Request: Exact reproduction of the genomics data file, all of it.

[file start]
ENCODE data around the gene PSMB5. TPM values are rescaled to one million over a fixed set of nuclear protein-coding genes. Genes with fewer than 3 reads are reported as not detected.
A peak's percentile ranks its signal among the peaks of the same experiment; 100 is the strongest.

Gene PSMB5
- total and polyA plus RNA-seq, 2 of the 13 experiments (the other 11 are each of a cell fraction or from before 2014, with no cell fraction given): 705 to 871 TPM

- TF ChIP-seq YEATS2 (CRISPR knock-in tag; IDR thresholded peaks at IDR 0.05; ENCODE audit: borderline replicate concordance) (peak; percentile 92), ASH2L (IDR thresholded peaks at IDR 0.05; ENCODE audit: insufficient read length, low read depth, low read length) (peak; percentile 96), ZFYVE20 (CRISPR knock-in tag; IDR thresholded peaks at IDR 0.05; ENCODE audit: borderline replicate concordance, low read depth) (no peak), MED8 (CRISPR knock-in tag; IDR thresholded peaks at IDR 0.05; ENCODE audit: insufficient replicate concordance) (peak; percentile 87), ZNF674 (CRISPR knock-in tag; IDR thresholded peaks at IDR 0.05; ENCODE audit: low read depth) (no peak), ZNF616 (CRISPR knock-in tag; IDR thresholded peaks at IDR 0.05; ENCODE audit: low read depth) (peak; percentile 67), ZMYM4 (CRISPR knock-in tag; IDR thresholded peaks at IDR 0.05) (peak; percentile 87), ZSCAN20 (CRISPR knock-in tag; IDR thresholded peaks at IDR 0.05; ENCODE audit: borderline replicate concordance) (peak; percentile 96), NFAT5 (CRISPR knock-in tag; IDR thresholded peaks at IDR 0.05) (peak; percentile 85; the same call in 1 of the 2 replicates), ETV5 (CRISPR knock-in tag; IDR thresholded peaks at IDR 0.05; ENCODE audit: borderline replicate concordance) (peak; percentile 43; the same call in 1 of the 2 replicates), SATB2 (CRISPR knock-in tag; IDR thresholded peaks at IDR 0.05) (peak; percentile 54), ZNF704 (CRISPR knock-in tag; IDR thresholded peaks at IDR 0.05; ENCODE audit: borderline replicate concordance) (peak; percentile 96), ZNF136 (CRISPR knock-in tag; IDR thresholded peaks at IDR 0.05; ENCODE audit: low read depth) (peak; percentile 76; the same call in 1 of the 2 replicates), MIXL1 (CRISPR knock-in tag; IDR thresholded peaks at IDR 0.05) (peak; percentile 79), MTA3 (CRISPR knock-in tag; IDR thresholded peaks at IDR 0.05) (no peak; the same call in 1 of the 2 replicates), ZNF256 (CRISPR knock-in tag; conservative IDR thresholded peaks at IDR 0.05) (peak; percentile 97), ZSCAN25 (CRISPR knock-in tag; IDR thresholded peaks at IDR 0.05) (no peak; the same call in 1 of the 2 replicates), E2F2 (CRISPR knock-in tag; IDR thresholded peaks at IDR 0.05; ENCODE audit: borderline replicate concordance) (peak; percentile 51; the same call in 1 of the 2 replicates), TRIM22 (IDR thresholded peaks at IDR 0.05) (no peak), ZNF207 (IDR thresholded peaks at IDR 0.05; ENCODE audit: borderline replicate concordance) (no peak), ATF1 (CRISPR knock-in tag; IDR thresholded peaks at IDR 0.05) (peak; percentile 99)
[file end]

ENCODE data around the gene PSMB5. TPM values are rescaled to one million over a fixed set of nuclear protein-coding genes. Genes with fewer than 3 reads are reported as not detected.
A peak's percentile ranks its signal among the peaks of the same experiment; 100 is the strongest.

Gene PSMB5
- total and polyA plus RNA-seq, 2 of the 13 experiments (the other 11 are each of a cell fraction or from before 2014, with no cell fraction given): 705 to 871 TPM

- TF ChIP-seq YEATS2 (CRISPR knock-in tag; IDR thresholded peaks at IDR 0.05; ENCODE audit: borderline replicate concordance) (peak; percentile 92), ASH2L (IDR thresholded peaks at IDR 0.05; ENCODE audit: insufficient read length, low read depth, low read length) (peak; percentile 96), ZFYVE20 (CRISPR knock-in tag; IDR thresholded peaks at IDR 0.05; ENCODE audit: borderline replicate concordance, low read depth) (no peak), MED8 (CRISPR knock-in tag; IDR thresholded peaks at IDR 0.05; ENCODE audit: insufficient replicate concordance) (peak; percentile 87), ZNF674 (CRISPR knock-in tag; IDR thresholded peaks at IDR 0.05; ENCODE audit: low read depth) (no peak), ZNF616 (CRISPR knock-in tag; IDR thresholded peaks at IDR 0.05; ENCODE audit: low read depth) (peak; percentile 67), ZMYM4 (CRISPR knock-in tag; IDR thresholded peaks at IDR 0.05) (peak; percentile 87), ZSCAN20 (CRISPR knock-in tag; IDR thresholded peaks at IDR 0.05; ENCODE audit: borderline replicate concordance) (peak; percentile 96), NFAT5 (CRISPR knock-in tag; IDR thresholded peaks at IDR 0.05) (peak; percentile 85; the same call in 1 of the 2 replicates), ETV5 (CRISPR knock-in tag; IDR thresholded peaks at IDR 0.05; ENCODE audit: borderline replicate concordance) (peak; percentile 43; the same call in 1 of the 2 replicates), SATB2 (CRISPR knock-in tag; IDR thresholded peaks at IDR 0.05) (peak; percentile 54), ZNF704 (CRISPR knock-in tag; IDR thresholded peaks at IDR 0.05; ENCODE audit: borderline replicate concordance) (peak; percentile 96), ZNF136 (CRISPR knock-in tag; IDR thresholded peaks at IDR 0.05; ENCODE audit: low read depth) (peak; percentile 76; the same call in 1 of the 2 replicates), MIXL1 (CRISPR knock-in tag; IDR thresholded peaks at IDR 0.05) (peak; percentile 79), MTA3 (CRISPR knock-in tag; IDR thresholded peaks at IDR 0.05) (no peak; the same call in 1 of the 2 replicates), ZNF256 (CRISPR knock-in tag; conservative IDR thresholded peaks at IDR 0.05) (peak; percentile 97), ZSCAN25 (CRISPR knock-in tag; IDR thresholded peaks at IDR 0.05) (no peak; the same call in 1 of the 2 replicates), E2F2 (CRISPR knock-in tag; IDR thresholded peaks at IDR 0.05; ENCODE audit: borderline replicate concordance) (peak; percentile 51; the same call in 1 of the 2 replicates), TRIM22 (IDR thresholded peaks at IDR 0.05) (no peak), ZNF207 (IDR thresholded peaks at IDR 0.05; ENCODE audit: borderline replicate concordance) (no peak), ATF1 (CRISPR knock-in tag; IDR thresholded peaks at IDR 0.05) (peak; percentile 99)